'Clean Coal' A Myth Say Greens
8 February 2005
'Clean Coal' a myth say Greens
The Government is destroying New Zealand's clean, green reputation on the world stage, says Green Co-leader Jeanette Fitzsimons.
Economic Development Minister Jim Anderton confirmed his enthusiasm for smokestacks when answering Ms Fitzsimons questions in Parliament today about his endorsement of Solid Energy's sponsorship of the New Zealand Pavilion at the Aichi World Expo.
"Jim Anderton's belief in the myth of 'clean coal' is so great that he is letting a coal mining company be New Zealand's face to the world, rather than one of the nation's genuine energy innovators," said Ms Fitzsimons, the Greens' Energy Spokesperson.
"Mr Anderton is calling Solid Energy sustainable, and therefore a suitable sponsor for our Expo Pavilion, because it is doing some research into removing the carbon emissions from burning coal that so far has had no results. This is a slap in the face for the many New Zealand firms that are actually producing innovative and sustainable energy solutions right now.
"The United States has spent $4 Billion on researching ways to reduce the greenhouse gas released by burning coal and hasn't got anywhere yet.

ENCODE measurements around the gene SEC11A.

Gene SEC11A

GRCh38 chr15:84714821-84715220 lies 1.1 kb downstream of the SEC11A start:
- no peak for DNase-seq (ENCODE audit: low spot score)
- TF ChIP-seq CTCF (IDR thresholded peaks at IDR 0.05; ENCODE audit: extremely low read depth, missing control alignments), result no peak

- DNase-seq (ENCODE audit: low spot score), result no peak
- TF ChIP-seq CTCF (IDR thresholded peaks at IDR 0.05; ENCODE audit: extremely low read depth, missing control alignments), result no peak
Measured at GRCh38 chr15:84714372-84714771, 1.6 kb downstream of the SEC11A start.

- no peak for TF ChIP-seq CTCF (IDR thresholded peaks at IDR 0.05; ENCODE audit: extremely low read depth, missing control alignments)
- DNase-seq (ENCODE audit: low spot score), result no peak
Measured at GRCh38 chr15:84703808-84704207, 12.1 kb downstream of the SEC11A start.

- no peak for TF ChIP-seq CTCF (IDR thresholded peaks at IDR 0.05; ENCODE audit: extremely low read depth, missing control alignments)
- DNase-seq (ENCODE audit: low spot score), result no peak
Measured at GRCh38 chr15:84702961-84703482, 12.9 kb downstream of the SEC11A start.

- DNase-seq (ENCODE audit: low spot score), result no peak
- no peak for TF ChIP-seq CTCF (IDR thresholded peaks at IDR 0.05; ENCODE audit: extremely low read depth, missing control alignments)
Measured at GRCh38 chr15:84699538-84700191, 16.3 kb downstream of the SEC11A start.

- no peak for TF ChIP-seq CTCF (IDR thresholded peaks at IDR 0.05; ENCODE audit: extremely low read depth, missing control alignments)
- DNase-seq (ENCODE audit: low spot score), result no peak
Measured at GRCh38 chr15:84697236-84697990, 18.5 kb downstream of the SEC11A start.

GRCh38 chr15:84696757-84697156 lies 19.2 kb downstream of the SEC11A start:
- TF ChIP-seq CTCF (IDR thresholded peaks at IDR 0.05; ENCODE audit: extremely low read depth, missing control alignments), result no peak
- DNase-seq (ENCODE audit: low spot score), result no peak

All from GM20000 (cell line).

"Don Elder, the CEO of Solid Energy, admitted at a debate with me in Dunedin last year that there will be no technology to reduce carbon emissions from coal burning available in the next ten years.
"According to recent scientific reports we may have only ten years to turn things round before the world faces famine, disease and the collapse of agriculture. We can't afford to keep burning coal while Solid Energy tires to figure it out."
Next week the Kyoto Protocol comes into effect, just as the alarm bells about climate disruption are becoming louder. Oxford University recently reported that global warming could prove to be twice as catastrophic as the Intergovernmental Panel on Climate Change's worst predictions. And an international task force has concluded that the planet could reach 'the point of no return' within a decade.
"I do acknowledge that Solid Energy is doing a lot of work on how to clean up its appalling mining practices, water pollution and air pollution, particularly removing sulphur, although so far there has been little change on the ground. But until it has actually reduced carbon emissions, we should not be elevating them above sustainable businesses that have already found ways to produce clean energy or reduce their energy usage," said Ms Fitzsimons.